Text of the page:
- The Chinese President and Greek Prime Minister Kyriakos Mitsotakis signed 16 deals, including an extradition treaty and investment agreements
- Greeks promise to ‘overcome any obstacles’ to Chinese plans to develop Port of Piraeus
Greece has agreed to open up to further investment from China in what President Xi Jinping described as a “model of Sino-European cooperation”.
The two sides signed 16 deals in total on Monday, with Athens offering investors access to its energy, infrastructure and cultural sectors in return for more agricultural exports.
The Chinese leader’s visit comes at a time when his country’s economic activities are facing increased scrutiny across the European Union, but the two leaders struck a positive note on Monday with Xi promising to look at “deeper cooperation with Greece in all sectors”.
Greek Prime Minister Kyriakos Mitsotakis also pledged to “overcome any obstacles” facing a Chinese state-owned company’s plan to upgrade the Port of Piraeus and agreed to an extradition treaty between the two sides – a move seen as helpful to Xi’s anti-corruption drive.
China has been putting pressure on Greece to fully accept the plan by state-owned shipping giant Cosco to expand the Port of Piraeus, which is on track to become the busiest container port in the Mediterranean.
But the project ran into trouble earlier this year after building work was banned in much of the port due to concerns about the archaeological impact.
Mitsotakis’s government, which came to power earlier this year, has since approved two-thirds of Cosco’s proposals.
On Monday Xi stressed that “investing in the Port of Piraeus is the biggest project of the Belt and Road Initiative” – his intercontinental infrastructure plan – as the two sides signed a memorandum of understanding on the “successful implementation” of Cosco’s plans.
An analysis by Greek national broadcaster ERT said this meant that both sides had “stated – officially – that [they] intend to overcome any obstacles to the implementation of the Cosco investment programme”.
However a Greek diplomatic source said the government had been careful not to commit to the “full implementation” of the plan because it still needed to take archaeological considerations into account.
Dionysios Stivas, a specialist on EU-China relations at Baptist University in Hong Kong, said that while the deals were a win for both sides, they were more favourable to China.
“The agreements strongly reflect the differences in economic might between the two countries,” he said.
“There are many agreements beneficial for the Chinese enterprises active in the maritime, logistics, telecommunications and banking sectors, which Greece will surely benefit from – but the profits for China will be much larger than for Greece.”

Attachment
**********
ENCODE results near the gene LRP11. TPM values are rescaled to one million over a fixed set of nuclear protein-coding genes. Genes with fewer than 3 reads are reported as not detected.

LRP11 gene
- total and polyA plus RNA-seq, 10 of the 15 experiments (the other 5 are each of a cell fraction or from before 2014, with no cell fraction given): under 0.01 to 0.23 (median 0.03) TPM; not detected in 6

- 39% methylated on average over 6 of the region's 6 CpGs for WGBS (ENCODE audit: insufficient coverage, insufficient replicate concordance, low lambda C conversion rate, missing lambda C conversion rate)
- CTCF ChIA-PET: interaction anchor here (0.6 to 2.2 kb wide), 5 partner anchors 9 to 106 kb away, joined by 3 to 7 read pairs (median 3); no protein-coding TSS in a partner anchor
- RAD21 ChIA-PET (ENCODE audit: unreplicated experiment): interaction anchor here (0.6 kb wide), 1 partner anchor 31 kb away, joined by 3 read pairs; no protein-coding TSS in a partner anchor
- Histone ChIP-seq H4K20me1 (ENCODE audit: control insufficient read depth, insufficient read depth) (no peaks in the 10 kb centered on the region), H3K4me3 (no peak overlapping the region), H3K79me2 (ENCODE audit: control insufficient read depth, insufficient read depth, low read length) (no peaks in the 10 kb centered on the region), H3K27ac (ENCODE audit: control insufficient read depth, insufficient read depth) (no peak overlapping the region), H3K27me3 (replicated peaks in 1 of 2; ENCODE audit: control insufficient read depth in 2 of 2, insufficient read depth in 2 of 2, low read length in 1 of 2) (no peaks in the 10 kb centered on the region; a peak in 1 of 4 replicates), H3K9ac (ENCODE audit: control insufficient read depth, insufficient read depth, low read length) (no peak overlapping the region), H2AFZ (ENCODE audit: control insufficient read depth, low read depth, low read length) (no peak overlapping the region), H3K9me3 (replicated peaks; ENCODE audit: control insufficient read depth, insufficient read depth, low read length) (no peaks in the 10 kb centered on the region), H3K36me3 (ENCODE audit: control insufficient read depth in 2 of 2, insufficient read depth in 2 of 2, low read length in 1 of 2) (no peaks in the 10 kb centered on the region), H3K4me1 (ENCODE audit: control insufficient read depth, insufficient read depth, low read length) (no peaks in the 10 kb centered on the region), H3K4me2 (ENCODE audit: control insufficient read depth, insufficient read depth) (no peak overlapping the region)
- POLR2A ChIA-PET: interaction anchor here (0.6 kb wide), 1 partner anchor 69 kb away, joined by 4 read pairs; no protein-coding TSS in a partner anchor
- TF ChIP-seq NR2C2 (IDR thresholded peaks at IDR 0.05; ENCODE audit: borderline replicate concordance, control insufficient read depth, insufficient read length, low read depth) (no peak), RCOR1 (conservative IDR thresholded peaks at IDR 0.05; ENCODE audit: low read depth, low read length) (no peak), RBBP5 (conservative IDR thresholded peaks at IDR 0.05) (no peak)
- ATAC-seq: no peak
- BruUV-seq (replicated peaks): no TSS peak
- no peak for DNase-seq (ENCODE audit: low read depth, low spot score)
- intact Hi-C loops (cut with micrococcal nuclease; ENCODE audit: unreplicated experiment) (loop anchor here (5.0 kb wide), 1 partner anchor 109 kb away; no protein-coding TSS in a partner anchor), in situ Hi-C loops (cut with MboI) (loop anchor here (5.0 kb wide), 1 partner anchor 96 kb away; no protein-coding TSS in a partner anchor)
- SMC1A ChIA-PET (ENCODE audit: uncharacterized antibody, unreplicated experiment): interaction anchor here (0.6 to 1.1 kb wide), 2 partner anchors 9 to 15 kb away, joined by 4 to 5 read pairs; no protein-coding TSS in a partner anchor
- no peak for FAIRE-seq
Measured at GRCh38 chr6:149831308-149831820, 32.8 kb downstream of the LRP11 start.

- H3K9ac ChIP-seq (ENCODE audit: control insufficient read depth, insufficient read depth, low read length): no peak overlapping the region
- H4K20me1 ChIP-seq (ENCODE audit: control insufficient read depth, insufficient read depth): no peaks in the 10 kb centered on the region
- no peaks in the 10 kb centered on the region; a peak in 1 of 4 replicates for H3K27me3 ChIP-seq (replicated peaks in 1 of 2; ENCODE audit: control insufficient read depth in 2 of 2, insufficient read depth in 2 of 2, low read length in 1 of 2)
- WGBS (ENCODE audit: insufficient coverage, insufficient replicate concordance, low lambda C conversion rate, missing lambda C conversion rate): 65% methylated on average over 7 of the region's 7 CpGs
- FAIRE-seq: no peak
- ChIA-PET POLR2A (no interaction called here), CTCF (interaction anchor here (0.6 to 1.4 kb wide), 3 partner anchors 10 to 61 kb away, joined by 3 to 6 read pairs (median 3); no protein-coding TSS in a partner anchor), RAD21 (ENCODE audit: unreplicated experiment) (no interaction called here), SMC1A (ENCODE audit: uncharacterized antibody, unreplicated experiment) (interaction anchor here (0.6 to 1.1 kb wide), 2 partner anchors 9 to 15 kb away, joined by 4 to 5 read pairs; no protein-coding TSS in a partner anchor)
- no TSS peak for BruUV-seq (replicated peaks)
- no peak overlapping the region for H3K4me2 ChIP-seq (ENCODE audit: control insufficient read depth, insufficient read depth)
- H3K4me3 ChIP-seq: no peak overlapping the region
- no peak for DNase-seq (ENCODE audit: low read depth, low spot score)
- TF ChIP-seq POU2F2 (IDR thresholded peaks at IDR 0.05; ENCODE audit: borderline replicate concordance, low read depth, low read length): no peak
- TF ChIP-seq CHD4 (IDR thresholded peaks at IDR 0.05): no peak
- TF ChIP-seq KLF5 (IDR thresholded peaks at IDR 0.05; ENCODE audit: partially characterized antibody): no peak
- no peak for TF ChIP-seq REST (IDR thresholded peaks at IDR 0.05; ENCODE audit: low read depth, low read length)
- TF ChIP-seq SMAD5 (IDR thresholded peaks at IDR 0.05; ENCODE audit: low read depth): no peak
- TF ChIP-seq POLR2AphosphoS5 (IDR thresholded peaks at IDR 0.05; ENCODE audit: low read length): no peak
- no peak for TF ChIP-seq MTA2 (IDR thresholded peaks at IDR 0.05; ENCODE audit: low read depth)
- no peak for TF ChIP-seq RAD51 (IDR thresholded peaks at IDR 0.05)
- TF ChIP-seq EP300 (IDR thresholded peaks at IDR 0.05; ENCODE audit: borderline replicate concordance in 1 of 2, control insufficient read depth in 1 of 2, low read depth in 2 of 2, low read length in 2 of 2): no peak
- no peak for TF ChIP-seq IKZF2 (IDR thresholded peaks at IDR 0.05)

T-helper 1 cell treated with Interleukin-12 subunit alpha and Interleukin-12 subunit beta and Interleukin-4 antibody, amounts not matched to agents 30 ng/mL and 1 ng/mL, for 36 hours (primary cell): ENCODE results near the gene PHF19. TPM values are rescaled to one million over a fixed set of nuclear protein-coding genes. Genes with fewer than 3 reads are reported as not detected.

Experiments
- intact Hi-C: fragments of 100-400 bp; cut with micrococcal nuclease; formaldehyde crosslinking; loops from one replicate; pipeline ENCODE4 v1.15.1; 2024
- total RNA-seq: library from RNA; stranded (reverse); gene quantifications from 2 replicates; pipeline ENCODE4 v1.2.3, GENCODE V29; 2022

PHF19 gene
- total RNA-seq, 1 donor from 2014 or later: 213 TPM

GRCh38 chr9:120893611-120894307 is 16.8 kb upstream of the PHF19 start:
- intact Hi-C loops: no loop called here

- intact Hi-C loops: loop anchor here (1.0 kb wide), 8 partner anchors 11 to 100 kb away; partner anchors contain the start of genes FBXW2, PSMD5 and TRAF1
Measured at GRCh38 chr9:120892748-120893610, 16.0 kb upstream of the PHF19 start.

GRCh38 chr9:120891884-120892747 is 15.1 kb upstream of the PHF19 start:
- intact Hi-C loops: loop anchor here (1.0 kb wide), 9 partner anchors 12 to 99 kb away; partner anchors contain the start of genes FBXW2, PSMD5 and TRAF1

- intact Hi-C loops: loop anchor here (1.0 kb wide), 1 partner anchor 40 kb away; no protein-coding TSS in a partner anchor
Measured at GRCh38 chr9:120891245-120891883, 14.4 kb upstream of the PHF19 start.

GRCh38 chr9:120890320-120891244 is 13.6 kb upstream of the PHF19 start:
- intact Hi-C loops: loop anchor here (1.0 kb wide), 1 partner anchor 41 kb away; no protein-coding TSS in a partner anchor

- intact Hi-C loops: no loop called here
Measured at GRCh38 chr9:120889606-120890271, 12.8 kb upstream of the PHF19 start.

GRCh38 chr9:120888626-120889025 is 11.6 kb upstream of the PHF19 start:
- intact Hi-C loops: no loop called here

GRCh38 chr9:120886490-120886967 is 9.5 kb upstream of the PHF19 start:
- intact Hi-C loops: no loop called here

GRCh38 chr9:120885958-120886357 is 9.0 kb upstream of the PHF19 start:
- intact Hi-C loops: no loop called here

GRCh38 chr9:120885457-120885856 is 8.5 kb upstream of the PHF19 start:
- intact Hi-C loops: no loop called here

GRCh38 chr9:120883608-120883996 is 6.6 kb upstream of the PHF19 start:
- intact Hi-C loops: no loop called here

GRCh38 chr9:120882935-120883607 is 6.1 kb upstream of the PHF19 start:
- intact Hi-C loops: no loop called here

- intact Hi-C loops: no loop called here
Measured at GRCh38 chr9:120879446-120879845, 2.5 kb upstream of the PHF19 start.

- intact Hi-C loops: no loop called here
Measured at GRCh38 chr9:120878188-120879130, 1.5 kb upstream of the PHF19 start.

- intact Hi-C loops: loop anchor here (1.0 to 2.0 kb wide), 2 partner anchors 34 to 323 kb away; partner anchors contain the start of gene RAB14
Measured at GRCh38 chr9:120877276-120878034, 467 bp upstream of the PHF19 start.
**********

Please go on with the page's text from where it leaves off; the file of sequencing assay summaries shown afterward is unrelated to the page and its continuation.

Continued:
The two sides also agreed on the extradition treaty despite growing international scepticism about dealing with the Chinese judicial system.
A since-withdrawn plan by the Hong Kong authorities to introduce a bill to help send suspects to mainland China triggered months of anti-government protests that are still continuing.
Stivas said he hoped the “sharp differences between the legal systems of Greece and China have been considered carefully” in the drawing up of the extradition treaty.
In return, Greece secured a deal to secure greater access to the Chinese market for its agricultural products, including kiwi fruit, and an air transport agreement that could boost the number of visits by Chinese tourists.
Other deals included China agreeing to bid to invest in a project to connect power supplies between the island of Crete and the Greek mainland, while it also said it would open a new Confucius Institute at a Greek university.
The two sides also made what appeared to a veiled attack on the United States, with Xi stating that he did not think international relations should purely be about self-interest and insisting that China would not become a hegemon.
Meanwhile Chinese state broadcaster CCTV reported that Mitsotakis had said Greece opposed the theory of a “clash of civilisations” – a concept some US officials have invoked in their dealings with Beijing – and stressed that confrontation would not help to resolve problems.
Xi’s visit to Greece underlined the differences in how EU countries intend to shape their relationship with China.
Last week Mitsotakis visited Shanghai and met the Chinese leader – a trip that coincided with that of French President Emmanuel Macron.
But while the Greek leader placed more emphasis on bilateral ties between Athens and Beijing, Macron highlighted the importance of European unity and took an EU commissioner and German minister with him on the trip.
Macron also raised sensitive issues such as Hong Kong and Xinjiang – where up to a million ethnic Uygurs and other Muslims have reportedly been detained in re-education camps – but the Greek leader’s comments focused almost entirely on trade and the economy.